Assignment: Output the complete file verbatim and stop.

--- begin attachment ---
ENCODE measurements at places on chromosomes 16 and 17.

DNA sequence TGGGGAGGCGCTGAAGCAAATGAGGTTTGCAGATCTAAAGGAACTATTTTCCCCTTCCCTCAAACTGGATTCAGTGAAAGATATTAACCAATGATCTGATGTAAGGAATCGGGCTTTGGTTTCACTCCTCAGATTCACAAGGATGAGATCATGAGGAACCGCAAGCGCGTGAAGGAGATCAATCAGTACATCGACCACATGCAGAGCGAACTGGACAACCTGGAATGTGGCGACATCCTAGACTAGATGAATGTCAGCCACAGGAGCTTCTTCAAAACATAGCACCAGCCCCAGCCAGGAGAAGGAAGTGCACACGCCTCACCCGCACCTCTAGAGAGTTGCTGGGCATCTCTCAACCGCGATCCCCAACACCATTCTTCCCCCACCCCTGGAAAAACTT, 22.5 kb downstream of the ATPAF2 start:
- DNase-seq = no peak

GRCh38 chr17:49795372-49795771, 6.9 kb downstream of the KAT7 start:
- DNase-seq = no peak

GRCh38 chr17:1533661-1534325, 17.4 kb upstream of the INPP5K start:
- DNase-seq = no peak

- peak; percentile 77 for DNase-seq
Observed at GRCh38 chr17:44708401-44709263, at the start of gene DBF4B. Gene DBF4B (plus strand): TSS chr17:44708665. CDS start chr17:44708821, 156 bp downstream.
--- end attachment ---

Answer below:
ENCODE measurements at places on chromosomes 16 and 17.

DNA sequence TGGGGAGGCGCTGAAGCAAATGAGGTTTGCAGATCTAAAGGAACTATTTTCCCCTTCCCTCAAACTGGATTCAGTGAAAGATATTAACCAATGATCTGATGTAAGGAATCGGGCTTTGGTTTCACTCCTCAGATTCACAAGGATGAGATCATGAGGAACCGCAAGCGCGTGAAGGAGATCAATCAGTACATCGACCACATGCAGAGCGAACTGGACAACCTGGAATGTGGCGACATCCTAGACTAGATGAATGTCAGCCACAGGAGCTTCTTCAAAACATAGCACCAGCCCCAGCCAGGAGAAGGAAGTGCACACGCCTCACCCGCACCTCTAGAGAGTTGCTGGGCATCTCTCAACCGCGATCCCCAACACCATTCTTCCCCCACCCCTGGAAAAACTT, 22.5 kb downstream of the ATPAF2 start:
- DNase-seq = no peak

GRCh38 chr17:49795372-49795771, 6.9 kb downstream of the KAT7 start:
- DNase-seq = no peak

GRCh38 chr17:1533661-1534325, 17.4 kb upstream of the INPP5K start:
- DNase-seq = no peak

- peak; percentile 77 for DNase-seq
Observed at GRCh38 chr17:44708401-44709263, at the start of gene DBF4B. Gene DBF4B (plus strand): TSS chr17:44708665. CDS start chr17:44708821, 156 bp downstream.